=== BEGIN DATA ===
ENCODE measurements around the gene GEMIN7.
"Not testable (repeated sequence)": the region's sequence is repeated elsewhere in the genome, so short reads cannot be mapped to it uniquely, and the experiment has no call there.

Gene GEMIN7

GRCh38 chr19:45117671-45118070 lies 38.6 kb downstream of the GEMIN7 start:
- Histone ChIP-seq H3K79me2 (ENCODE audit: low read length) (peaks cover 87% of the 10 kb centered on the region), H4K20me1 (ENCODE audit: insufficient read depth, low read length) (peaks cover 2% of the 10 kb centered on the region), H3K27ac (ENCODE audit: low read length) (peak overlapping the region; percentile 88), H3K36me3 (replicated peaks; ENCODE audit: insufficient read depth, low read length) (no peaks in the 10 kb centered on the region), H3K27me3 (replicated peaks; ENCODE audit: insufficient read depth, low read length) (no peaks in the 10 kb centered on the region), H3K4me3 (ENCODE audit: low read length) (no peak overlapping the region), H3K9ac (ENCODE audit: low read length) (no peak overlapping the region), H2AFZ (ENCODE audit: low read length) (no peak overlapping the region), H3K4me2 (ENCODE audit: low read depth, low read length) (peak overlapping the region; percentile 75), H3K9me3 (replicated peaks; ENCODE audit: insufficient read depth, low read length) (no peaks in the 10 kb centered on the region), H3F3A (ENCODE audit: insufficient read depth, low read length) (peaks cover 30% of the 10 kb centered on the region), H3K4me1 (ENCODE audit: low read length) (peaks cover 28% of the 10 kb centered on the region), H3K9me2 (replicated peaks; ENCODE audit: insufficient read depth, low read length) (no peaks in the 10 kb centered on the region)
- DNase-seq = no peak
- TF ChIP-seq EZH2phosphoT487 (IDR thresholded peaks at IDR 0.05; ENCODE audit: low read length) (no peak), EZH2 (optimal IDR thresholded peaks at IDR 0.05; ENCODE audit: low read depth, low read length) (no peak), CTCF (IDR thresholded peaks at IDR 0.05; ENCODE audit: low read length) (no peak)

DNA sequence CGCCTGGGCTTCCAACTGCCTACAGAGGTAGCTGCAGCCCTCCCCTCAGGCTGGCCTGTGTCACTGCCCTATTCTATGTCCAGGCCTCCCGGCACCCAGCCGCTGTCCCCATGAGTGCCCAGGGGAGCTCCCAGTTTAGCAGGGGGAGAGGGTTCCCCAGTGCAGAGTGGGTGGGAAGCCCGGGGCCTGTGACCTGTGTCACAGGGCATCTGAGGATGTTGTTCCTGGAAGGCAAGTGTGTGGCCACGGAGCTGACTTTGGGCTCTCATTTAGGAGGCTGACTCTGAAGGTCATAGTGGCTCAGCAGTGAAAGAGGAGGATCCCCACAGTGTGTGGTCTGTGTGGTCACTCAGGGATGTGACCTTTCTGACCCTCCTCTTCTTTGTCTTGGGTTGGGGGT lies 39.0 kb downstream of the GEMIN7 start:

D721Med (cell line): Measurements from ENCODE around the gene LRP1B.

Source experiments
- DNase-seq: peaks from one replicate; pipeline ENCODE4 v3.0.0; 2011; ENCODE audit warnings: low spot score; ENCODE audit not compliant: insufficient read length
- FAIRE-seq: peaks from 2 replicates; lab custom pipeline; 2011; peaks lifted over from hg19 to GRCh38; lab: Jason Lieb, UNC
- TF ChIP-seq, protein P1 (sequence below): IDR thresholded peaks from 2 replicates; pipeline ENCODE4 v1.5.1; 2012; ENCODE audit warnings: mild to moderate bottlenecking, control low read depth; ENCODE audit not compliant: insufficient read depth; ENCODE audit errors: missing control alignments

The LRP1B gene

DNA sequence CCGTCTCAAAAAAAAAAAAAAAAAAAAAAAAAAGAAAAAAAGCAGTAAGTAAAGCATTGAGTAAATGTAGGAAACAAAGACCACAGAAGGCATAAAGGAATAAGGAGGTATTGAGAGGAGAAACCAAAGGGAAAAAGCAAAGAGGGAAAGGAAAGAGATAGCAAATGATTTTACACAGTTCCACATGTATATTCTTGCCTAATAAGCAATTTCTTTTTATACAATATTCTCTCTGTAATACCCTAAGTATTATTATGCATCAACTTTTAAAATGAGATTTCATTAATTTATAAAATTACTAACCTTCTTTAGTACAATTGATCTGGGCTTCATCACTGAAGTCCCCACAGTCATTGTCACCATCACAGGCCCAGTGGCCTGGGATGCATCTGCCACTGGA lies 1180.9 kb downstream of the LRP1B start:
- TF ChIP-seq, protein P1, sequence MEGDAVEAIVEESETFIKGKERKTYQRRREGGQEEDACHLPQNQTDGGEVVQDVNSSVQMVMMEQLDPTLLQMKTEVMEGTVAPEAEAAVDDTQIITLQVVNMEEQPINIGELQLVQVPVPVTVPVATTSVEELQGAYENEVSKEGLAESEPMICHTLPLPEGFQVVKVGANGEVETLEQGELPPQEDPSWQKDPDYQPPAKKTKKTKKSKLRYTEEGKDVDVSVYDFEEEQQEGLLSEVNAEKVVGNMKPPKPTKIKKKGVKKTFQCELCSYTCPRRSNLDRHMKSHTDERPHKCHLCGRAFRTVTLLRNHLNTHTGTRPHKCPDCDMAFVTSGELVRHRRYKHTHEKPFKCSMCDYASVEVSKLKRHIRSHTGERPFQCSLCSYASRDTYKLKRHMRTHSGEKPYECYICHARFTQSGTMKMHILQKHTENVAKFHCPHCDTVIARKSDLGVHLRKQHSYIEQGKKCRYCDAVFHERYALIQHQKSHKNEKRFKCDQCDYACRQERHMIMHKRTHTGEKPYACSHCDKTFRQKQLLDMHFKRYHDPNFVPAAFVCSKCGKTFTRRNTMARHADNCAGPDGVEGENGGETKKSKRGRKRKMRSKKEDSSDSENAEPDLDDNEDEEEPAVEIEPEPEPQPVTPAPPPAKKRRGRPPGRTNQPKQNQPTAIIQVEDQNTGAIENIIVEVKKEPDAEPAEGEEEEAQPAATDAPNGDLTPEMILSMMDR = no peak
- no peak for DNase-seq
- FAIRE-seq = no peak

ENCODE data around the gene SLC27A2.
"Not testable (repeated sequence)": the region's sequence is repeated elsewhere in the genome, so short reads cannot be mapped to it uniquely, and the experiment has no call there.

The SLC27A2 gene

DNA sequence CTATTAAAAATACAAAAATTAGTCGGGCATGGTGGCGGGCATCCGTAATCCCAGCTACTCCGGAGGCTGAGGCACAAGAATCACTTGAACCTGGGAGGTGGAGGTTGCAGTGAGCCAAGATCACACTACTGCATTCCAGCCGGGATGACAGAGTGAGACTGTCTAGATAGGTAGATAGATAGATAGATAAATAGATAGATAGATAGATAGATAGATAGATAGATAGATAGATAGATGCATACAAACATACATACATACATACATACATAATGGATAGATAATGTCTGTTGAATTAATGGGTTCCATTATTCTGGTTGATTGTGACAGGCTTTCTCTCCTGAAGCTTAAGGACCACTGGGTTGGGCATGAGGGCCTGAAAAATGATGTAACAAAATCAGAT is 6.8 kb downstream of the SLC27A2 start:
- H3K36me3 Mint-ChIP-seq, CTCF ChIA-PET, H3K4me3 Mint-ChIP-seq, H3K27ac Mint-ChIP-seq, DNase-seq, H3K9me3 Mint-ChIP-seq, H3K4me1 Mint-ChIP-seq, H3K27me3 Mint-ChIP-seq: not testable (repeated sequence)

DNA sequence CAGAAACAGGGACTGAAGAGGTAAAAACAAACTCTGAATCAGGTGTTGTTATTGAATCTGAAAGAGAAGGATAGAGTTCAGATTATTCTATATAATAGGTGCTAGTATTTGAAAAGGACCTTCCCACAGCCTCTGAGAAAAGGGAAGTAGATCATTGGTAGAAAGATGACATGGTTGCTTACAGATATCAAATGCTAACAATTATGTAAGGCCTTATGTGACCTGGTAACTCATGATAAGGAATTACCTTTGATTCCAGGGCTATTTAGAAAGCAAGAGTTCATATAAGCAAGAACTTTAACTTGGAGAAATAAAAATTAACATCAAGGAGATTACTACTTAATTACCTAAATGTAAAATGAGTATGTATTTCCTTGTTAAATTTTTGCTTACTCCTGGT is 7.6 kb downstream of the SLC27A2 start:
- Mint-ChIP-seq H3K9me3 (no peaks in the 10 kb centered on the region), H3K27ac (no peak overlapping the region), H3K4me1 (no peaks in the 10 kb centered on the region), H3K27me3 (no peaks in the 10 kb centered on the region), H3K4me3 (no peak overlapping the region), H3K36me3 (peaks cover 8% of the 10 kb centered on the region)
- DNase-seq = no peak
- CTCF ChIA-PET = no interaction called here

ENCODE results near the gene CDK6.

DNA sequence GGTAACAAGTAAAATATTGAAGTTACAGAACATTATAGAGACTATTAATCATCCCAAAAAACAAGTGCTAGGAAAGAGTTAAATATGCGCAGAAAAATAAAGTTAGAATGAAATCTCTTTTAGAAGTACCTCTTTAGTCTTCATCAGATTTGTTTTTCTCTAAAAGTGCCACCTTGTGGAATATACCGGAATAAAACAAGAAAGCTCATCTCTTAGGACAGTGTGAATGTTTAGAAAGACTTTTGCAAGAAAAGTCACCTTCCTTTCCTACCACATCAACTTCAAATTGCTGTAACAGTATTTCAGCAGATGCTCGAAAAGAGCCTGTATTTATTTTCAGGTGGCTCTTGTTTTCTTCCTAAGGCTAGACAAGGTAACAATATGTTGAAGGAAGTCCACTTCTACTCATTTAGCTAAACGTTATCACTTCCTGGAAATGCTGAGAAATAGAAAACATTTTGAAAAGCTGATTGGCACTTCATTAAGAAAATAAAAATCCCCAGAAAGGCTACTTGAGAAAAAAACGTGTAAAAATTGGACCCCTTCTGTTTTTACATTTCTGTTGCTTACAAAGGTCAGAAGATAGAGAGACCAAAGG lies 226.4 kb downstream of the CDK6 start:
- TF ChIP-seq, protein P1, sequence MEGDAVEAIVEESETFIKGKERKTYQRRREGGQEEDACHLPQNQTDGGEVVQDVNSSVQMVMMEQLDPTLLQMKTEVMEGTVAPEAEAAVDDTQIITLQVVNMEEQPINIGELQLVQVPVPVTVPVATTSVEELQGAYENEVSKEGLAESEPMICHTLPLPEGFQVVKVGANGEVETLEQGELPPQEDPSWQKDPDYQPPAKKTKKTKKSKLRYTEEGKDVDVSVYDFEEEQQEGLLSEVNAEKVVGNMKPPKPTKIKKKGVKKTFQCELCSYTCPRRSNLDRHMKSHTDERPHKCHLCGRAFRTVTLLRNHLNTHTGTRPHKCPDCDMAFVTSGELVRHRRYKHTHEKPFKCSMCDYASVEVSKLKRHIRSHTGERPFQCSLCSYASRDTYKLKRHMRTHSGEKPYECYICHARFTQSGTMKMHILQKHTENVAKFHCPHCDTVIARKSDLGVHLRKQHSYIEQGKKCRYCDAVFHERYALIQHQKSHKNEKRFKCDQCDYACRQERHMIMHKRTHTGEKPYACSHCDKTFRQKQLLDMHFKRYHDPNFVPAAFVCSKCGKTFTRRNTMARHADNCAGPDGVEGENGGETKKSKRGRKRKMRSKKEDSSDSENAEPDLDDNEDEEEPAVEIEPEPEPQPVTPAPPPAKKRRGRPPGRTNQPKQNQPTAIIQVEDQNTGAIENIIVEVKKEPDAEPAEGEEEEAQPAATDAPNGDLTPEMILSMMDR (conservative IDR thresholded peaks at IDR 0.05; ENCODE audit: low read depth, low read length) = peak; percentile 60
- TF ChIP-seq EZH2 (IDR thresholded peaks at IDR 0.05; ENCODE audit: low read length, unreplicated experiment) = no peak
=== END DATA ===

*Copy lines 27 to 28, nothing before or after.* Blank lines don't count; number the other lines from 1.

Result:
- CTCF ChIA-PET = no interaction called here

ENCODE results near the gene CDK6.